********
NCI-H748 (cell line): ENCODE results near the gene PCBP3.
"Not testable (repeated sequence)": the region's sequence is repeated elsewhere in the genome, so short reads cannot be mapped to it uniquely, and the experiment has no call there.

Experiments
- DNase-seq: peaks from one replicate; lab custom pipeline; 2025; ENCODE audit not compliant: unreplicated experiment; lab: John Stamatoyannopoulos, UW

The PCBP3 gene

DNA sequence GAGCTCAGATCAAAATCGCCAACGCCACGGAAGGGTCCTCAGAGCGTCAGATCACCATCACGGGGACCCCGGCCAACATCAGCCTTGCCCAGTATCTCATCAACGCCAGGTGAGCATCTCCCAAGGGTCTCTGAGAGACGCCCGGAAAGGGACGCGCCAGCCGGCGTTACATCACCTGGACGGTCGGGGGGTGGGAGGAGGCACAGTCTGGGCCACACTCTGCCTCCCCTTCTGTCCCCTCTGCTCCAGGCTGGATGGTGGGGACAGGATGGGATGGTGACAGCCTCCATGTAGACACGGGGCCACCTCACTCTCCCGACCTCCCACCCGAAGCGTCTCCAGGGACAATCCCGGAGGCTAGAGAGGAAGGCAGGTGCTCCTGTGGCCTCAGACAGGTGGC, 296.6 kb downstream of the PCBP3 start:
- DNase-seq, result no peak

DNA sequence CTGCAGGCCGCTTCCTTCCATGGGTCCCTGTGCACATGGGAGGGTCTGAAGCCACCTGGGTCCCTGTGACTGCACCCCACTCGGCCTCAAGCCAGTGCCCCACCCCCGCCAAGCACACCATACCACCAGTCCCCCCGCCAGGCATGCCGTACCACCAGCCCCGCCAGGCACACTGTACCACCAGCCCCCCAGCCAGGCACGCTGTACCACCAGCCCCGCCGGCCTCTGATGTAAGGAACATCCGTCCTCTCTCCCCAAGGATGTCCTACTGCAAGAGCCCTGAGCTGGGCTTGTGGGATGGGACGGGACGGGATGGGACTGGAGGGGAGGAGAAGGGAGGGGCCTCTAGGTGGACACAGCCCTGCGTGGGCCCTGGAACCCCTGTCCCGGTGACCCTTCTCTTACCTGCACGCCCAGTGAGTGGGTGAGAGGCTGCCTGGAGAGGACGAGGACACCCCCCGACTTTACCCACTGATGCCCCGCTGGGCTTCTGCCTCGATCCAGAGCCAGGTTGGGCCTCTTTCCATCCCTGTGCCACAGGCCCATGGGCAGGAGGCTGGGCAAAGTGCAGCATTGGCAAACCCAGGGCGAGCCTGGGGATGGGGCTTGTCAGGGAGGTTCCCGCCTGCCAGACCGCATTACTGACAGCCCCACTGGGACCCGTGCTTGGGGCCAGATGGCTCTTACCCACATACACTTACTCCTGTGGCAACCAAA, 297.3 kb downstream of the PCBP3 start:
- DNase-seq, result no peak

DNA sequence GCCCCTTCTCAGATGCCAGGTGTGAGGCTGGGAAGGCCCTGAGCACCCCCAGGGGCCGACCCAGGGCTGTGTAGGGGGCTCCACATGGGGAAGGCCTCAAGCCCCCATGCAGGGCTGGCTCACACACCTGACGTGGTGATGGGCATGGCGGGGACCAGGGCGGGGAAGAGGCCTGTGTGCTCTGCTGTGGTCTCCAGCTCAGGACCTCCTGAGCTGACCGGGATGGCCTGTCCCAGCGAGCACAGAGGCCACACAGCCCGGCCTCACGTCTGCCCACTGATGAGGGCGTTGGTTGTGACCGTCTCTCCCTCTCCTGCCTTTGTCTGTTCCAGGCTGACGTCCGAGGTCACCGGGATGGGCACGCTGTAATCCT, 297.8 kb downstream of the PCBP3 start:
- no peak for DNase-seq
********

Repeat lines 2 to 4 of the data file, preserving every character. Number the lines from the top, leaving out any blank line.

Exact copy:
"Not testable (repeated sequence)": the region's sequence is repeated elsewhere in the genome, so short reads cannot be mapped to it uniquely, and the experiment has no call there.

Experiments
- DNase-seq: peaks from one replicate; lab custom pipeline; 2025; ENCODE audit not compliant: unreplicated experiment; lab: John Stamatoyannopoulos, UW